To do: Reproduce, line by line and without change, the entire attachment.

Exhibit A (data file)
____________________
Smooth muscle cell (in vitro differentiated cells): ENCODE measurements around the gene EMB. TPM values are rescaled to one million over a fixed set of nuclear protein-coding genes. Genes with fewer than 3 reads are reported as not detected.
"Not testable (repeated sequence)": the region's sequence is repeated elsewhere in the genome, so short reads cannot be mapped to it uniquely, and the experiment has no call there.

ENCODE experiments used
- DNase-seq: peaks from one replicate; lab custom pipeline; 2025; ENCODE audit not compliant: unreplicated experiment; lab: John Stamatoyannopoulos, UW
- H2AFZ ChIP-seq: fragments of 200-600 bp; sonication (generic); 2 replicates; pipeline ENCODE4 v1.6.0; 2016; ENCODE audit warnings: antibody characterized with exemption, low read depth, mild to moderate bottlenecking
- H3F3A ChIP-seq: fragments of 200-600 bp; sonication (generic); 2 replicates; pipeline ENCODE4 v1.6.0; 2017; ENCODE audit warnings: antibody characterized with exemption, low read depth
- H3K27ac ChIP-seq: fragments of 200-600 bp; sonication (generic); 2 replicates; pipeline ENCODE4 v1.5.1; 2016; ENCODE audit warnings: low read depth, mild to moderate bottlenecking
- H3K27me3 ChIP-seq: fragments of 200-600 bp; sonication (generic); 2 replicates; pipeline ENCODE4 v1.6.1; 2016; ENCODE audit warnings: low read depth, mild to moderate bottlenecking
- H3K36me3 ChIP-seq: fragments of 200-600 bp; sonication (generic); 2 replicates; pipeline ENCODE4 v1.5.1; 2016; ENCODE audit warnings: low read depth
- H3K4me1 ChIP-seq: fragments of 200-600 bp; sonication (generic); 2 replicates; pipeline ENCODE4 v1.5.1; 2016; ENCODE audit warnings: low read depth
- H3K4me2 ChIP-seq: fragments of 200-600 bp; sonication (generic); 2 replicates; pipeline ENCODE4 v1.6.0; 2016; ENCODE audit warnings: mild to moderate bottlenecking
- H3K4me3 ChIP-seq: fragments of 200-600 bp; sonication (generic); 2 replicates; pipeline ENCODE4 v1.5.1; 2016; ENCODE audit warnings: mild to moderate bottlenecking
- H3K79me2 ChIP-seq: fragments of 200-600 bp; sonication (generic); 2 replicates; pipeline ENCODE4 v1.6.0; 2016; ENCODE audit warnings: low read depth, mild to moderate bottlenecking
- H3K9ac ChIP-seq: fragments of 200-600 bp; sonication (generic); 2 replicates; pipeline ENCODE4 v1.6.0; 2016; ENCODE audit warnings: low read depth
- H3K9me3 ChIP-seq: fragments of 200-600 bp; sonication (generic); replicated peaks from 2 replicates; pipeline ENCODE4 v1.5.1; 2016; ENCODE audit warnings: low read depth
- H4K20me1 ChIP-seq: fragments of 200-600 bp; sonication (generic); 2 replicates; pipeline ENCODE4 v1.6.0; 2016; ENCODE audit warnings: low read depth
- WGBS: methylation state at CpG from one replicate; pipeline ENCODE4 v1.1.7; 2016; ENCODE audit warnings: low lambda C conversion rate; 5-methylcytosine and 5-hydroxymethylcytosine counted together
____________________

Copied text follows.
Smooth muscle cell (in vitro differentiated cells): ENCODE measurements around the gene EMB. TPM values are rescaled to one million over a fixed set of nuclear protein-coding genes. Genes with fewer than 3 reads are reported as not detected.
"Not testable (repeated sequence)": the region's sequence is repeated elsewhere in the genome, so short reads cannot be mapped to it uniquely, and the experiment has no call there.

ENCODE experiments used
- DNase-seq: peaks from one replicate; lab custom pipeline; 2025; ENCODE audit not compliant: unreplicated experiment; lab: John Stamatoyannopoulos, UW
- H2AFZ ChIP-seq: fragments of 200-600 bp; sonication (generic); 2 replicates; pipeline ENCODE4 v1.6.0; 2016; ENCODE audit warnings: antibody characterized with exemption, low read depth, mild to moderate bottlenecking
- H3F3A ChIP-seq: fragments of 200-600 bp; sonication (generic); 2 replicates; pipeline ENCODE4 v1.6.0; 2017; ENCODE audit warnings: antibody characterized with exemption, low read depth
- H3K27ac ChIP-seq: fragments of 200-600 bp; sonication (generic); 2 replicates; pipeline ENCODE4 v1.5.1; 2016; ENCODE audit warnings: low read depth, mild to moderate bottlenecking
- H3K27me3 ChIP-seq: fragments of 200-600 bp; sonication (generic); 2 replicates; pipeline ENCODE4 v1.6.1; 2016; ENCODE audit warnings: low read depth, mild to moderate bottlenecking
- H3K36me3 ChIP-seq: fragments of 200-600 bp; sonication (generic); 2 replicates; pipeline ENCODE4 v1.5.1; 2016; ENCODE audit warnings: low read depth
- H3K4me1 ChIP-seq: fragments of 200-600 bp; sonication (generic); 2 replicates; pipeline ENCODE4 v1.5.1; 2016; ENCODE audit warnings: low read depth
- H3K4me2 ChIP-seq: fragments of 200-600 bp; sonication (generic); 2 replicates; pipeline ENCODE4 v1.6.0; 2016; ENCODE audit warnings: mild to moderate bottlenecking
- H3K4me3 ChIP-seq: fragments of 200-600 bp; sonication (generic); 2 replicates; pipeline ENCODE4 v1.5.1; 2016; ENCODE audit warnings: mild to moderate bottlenecking
- H3K79me2 ChIP-seq: fragments of 200-600 bp; sonication (generic); 2 replicates; pipeline ENCODE4 v1.6.0; 2016; ENCODE audit warnings: low read depth, mild to moderate bottlenecking
- H3K9ac ChIP-seq: fragments of 200-600 bp; sonication (generic); 2 replicates; pipeline ENCODE4 v1.6.0; 2016; ENCODE audit warnings: low read depth
- H3K9me3 ChIP-seq: fragments of 200-600 bp; sonication (generic); replicated peaks from 2 replicates; pipeline ENCODE4 v1.5.1; 2016; ENCODE audit warnings: low read depth
- H4K20me1 ChIP-seq: fragments of 200-600 bp; sonication (generic); 2 replicates; pipeline ENCODE4 v1.6.0; 2016; ENCODE audit warnings: low read depth
- WGBS: methylation state at CpG from one replicate; pipeline ENCODE4 v1.1.7; 2016; ENCODE audit warnings: low lambda C conversion rate; 5-methylcytosine and 5-hydroxymethylcytosine counted together